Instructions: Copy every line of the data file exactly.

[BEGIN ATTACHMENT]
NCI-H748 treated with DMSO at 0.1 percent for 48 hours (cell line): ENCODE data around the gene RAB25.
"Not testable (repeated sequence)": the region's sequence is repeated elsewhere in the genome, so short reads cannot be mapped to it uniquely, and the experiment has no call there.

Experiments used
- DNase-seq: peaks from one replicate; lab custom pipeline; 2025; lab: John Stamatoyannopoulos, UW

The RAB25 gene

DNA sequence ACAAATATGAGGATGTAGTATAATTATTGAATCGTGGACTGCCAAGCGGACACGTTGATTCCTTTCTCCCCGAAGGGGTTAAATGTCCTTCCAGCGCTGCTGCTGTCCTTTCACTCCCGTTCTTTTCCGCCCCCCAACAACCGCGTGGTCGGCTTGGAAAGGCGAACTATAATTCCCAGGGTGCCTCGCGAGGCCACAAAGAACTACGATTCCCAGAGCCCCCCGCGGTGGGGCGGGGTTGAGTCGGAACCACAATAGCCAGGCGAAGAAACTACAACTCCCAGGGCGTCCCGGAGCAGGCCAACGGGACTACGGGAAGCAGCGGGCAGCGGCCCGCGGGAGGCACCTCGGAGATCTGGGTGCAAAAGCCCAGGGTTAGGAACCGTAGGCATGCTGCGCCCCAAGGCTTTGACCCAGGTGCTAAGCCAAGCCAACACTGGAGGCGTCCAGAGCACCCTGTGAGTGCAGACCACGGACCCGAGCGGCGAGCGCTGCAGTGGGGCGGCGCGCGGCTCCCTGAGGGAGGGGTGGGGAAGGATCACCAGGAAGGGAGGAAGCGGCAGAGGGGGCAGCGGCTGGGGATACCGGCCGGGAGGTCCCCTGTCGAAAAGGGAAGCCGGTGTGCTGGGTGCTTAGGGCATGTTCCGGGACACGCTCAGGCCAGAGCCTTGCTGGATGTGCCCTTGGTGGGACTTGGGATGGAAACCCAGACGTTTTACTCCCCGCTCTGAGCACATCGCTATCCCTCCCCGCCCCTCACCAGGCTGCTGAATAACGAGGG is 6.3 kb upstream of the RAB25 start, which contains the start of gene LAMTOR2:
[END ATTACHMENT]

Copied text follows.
NCI-H748 treated with DMSO at 0.1 percent for 48 hours (cell line): ENCODE data around the gene RAB25.
"Not testable (repeated sequence)": the region's sequence is repeated elsewhere in the genome, so short reads cannot be mapped to it uniquely, and the experiment has no call there.

Experiments used
- DNase-seq: peaks from one replicate; lab custom pipeline; 2025; lab: John Stamatoyannopoulos, UW

The RAB25 gene

DNA sequence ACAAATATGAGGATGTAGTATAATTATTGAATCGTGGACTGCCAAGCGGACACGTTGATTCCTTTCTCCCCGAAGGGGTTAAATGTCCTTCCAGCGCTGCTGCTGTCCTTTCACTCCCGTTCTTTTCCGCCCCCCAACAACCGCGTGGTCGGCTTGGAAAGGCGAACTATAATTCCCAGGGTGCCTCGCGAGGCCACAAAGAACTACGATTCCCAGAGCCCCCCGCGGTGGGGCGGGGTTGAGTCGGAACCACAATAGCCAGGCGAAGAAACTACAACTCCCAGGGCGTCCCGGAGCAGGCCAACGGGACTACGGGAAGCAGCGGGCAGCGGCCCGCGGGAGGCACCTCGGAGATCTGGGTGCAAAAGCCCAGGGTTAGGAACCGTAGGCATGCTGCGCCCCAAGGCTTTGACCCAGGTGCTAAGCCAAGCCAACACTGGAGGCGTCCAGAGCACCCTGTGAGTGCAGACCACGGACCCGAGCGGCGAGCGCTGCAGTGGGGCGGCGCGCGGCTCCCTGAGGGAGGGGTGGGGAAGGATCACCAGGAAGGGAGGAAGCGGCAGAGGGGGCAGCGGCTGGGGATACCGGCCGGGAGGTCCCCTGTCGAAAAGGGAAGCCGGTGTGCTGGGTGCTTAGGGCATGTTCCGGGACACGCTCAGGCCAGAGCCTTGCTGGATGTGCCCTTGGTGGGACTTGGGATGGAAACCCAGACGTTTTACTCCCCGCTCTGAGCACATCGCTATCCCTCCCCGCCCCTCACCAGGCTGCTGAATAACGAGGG is 6.3 kb upstream of the RAB25 start, which contains the start of gene LAMTOR2: